Magazine article The Christian Century

New York's Elite Churches Struggle with Recession

Magazine article The Christian Century

New York's Elite Churches Struggle with Recession

Article excerpt

More than a century ago, when Fifth Avenue was lined with mansions, its houses of worship were built, supported and populated by Vanderbilts, Astors and Belmonts.

It was, in the words of the late Kate Simon in her 1978 book, Fifth Avenue: A Very Social History, "a village of the greatest wealth and financial power in the world, the might reflected ... by the companion churches."

While Fifth Avenue morphed into New York's toniest shopping district--home to Hermes, Saks Fifth Avenue and Tiffany's--the landmark sanctuaries endured, and they're now coping with the biggest economic downturn since the Great Depression.

The problem is that the A-list families that once packed the pews and padded the budgets are long gone.

St. Thomas Episcopal Church, which "served for the weddings and funerals of the truly chosen and drew comment from the less select," according to Simon, has cut expenditures by $1 million in the past year, rector Andrew Mead said. There was no orchestra at the Christmas Eve service and restoration of the stained glass windows has been suspended.

"But we're all still here; we haven't laid anybody off," Mead said. "My goal is to bring us through this crisis whole."

Like many of the formerly socially prominent Fifth Avenue churches, St. Thomas has a sizable endowment (about $90 million). But Mead warned that "we draw down on our invested funds too heavily and over the long run, that's not sustainable."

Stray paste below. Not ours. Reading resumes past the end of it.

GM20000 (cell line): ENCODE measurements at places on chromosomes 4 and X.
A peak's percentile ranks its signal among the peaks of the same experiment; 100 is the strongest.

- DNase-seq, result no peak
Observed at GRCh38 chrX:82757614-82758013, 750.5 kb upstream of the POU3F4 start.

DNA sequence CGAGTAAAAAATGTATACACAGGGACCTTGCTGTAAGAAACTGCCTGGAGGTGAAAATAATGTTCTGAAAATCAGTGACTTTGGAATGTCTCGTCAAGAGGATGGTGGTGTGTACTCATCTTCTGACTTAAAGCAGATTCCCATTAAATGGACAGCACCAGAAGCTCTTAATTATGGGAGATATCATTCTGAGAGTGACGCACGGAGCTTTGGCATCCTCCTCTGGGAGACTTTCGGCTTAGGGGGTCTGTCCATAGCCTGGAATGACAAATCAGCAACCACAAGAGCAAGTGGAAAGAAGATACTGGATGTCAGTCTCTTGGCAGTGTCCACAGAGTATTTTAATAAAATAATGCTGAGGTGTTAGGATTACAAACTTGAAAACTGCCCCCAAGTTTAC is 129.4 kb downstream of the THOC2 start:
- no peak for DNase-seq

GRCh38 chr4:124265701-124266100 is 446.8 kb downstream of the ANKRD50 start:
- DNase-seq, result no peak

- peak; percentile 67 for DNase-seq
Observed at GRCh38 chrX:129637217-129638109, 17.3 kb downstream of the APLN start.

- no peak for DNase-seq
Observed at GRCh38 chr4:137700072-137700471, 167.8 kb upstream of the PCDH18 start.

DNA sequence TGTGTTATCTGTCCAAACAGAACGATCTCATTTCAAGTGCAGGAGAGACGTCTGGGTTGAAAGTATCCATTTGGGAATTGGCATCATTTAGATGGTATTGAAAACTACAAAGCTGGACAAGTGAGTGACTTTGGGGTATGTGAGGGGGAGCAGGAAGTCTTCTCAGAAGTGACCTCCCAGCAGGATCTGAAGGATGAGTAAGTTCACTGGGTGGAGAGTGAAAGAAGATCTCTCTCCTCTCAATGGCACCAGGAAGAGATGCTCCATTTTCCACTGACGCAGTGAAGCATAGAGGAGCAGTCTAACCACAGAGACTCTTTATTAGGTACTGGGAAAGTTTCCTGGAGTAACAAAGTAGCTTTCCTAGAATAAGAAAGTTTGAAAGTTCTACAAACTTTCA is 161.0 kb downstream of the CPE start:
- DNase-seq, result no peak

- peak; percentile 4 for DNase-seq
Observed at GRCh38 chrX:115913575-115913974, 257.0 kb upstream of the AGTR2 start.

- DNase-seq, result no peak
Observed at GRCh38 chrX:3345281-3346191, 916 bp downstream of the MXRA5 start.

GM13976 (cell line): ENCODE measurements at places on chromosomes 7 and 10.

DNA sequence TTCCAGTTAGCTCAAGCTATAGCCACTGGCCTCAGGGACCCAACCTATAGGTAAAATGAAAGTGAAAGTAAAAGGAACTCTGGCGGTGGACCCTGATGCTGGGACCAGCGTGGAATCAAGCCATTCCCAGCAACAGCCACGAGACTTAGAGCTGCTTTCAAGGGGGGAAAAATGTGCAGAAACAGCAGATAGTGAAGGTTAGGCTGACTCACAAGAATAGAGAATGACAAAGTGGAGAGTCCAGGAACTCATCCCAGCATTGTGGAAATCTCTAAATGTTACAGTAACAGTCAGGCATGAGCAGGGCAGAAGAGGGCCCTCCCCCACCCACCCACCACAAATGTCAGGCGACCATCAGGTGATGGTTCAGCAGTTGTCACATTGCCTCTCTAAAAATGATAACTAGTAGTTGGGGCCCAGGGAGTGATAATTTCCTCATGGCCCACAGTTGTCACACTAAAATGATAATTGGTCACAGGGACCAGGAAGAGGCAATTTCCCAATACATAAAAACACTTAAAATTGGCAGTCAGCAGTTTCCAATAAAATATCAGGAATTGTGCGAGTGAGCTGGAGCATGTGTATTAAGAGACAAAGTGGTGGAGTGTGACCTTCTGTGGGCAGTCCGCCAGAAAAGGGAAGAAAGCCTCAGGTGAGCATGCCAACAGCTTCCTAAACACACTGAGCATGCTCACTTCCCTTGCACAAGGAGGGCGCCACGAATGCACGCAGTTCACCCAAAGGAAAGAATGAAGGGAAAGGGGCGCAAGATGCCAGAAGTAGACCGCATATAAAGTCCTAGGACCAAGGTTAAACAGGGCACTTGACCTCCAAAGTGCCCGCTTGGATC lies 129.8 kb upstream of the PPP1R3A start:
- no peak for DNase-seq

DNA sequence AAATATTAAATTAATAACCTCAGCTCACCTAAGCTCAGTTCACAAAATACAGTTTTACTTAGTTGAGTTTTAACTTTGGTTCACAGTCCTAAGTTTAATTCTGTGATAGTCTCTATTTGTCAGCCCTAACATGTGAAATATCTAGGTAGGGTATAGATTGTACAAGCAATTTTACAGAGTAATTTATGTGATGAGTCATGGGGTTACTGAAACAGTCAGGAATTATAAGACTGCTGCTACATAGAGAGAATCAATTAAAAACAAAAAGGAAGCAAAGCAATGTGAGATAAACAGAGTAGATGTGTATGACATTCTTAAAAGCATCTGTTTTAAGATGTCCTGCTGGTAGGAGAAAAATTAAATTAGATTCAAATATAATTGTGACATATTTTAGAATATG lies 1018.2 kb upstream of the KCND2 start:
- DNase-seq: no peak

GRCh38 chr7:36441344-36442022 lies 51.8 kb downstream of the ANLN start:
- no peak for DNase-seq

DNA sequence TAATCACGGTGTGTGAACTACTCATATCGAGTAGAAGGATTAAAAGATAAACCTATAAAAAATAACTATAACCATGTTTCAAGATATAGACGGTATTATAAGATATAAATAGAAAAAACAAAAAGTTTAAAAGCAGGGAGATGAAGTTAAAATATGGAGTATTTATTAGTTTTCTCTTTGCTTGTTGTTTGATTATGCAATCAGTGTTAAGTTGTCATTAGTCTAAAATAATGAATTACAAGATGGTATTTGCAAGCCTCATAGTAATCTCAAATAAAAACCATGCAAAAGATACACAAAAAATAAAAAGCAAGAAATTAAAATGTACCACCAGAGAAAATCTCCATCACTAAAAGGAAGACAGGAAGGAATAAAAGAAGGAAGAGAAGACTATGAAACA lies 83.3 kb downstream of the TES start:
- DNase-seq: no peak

Making matters worse, those endowments have been hit hard by the stock market's decline from prerecession highs. With a sense of seemingly unlimited funds, endowments can also produce a feeling of complacency. "It [can be] all passive and there's little ownership of the mission and ministry of the church," Mead said.

Noting that "the Gilded Age is long gone," Mead said he is nonetheless determined to maintain the church's renowned choir school and music programs. Today's "active, enthusiastic" and diverse congregation, including 300,000 annual visitors, focuses on community needs by maintaining a soup kitchen and other outreach programs.

Across the street, iconic St. Patrick's Cathedral hosts about 3 million visitors annually but has few regular parishioners, according to Robert Ritchie. That unusual profile has helped buffer St. Patrick's from the ravages of the economic downturn, he said. …

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